“Why,” said Snape, without preamble, “why did you put on that ring? It carries a curse, surely you realized that. Why even touch it?”
Marvolo Gaunt’s ring lay on the desk before Dumbledore. It was cracked; the sword of Gryffindor lay beside it.

So the ring is destroyed in the same night Dumbledore found it!

Can someone solve the conflict?!

5 Answers 5


The answer is that there are two types of "destroying" going on here.

On the night that Dumbledore finds the ring, he uses the sword to destroy the fragment of Voldemort's soul. The ring and the Resurrection Stone are "cracked," because he used the sword on it, but it's still in one piece. Dumbledore continues to wear the ring for unknown reasons, probably to protect the immensely powerful Hallow it's connected to.

Halfway through Harry's sixth year, Dumbledore destroys the actual ring. The Resurrection Stone is removed and placed inside an old Snitch, and Dumbledore changes his will to pass it on to Harry.

  • Doesn't fit. To destroy a Horcrux, the object containing it must suffer a "harm beyond magically remedy". How exactly did the living soul die if the ring haven't been touched? Beside, the destruction of a soul isn't visible, so how did Snape, and Harry, see "the ring lay on the desk cracked"?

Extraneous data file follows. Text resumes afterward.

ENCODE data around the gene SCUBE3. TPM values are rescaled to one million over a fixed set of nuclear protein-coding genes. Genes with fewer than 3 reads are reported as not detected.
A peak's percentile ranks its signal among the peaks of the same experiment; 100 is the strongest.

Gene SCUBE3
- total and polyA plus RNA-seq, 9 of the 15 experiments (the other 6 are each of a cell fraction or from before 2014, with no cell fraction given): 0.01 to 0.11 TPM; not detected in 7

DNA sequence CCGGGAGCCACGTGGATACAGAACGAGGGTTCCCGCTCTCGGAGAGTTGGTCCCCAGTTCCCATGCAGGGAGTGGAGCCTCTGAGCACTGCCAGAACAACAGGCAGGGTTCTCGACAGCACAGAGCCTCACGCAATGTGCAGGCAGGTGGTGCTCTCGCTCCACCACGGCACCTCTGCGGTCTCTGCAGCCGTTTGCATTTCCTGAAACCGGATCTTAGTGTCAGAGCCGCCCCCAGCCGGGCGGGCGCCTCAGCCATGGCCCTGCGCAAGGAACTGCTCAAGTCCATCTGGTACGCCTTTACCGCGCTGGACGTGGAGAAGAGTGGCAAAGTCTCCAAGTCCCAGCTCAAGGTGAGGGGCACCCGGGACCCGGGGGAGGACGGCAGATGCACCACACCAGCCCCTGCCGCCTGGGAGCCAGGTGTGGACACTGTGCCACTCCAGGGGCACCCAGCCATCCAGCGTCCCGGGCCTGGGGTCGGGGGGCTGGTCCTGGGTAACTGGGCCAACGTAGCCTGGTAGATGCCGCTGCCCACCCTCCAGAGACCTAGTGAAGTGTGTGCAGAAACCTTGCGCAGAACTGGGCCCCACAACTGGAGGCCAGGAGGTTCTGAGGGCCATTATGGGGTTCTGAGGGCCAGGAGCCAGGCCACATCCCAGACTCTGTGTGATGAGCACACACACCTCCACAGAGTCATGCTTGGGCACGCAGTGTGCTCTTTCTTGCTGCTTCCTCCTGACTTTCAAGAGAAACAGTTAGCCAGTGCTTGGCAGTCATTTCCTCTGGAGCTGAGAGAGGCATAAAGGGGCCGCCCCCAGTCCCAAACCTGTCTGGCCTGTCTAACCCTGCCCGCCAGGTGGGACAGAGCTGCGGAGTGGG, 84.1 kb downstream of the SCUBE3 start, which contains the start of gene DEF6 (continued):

– ISAE
    Sep 16, 2014 at 20:24
  • 7
    Perhaps the created crack is beyond magical remedy?
    – Etheryte
    Sep 17, 2014 at 20:02
  • 1
    But again, How on earth can you destroy the soul while leaving the ring untouched? Did Dumbledore stubbed the air in the middle?, again, you have to harm the "object"!
    – ISAE
    Sep 17, 2014 at 22:49
  • 3
    It is harmed. It's not untouched. That's what the crack is. I really don't see what you're getting at. Sep 17, 2014 at 23:14
  • Related to one of your points: Why did Dumbledore 'put on' the Resurrection Stone (Ring)?
    – Möoz
    Nov 2, 2015 at 21:14